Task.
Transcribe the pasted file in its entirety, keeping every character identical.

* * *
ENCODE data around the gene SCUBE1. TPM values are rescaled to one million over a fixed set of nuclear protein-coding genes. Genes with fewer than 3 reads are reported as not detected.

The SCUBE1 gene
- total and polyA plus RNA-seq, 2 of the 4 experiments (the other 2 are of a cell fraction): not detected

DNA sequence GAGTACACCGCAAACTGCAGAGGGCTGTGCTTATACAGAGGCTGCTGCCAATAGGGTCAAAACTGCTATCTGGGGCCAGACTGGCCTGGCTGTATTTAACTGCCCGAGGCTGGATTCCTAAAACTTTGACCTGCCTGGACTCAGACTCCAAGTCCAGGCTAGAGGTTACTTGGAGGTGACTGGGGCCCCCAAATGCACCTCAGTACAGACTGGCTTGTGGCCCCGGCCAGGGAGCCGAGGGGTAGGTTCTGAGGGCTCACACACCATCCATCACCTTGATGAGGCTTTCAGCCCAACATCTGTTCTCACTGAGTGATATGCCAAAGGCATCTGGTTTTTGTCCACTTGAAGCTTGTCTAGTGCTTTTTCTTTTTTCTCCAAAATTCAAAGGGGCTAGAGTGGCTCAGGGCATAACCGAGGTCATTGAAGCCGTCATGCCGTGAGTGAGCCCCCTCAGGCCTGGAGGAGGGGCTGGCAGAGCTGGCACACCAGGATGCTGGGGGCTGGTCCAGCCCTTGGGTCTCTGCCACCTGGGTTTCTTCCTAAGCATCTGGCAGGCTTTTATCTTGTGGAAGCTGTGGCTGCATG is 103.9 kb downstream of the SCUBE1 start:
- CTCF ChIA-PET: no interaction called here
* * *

ENCODE data around the gene SCUBE1. TPM values are rescaled to one million over a fixed set of nuclear protein-coding genes. Genes with fewer than 3 reads are reported as not detected.

The SCUBE1 gene
- total and polyA plus RNA-seq, 2 of the 4 experiments (the other 2 are of a cell fraction): not detected

DNA sequence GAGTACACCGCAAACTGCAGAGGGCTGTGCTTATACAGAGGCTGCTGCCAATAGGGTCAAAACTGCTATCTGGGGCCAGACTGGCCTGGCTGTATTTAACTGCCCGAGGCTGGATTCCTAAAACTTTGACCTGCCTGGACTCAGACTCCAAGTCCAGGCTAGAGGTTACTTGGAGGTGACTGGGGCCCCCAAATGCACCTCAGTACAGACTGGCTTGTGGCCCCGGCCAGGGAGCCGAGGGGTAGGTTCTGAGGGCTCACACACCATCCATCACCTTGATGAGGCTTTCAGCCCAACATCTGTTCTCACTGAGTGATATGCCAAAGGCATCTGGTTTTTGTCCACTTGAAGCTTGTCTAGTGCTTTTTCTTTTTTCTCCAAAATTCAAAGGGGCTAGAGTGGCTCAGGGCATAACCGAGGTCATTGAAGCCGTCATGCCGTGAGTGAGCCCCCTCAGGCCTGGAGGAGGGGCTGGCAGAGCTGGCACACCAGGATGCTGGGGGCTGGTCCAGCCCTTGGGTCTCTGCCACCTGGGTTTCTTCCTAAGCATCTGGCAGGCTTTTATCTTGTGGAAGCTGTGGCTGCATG is 103.9 kb downstream of the SCUBE1 start:
- CTCF ChIA-PET: no interaction called here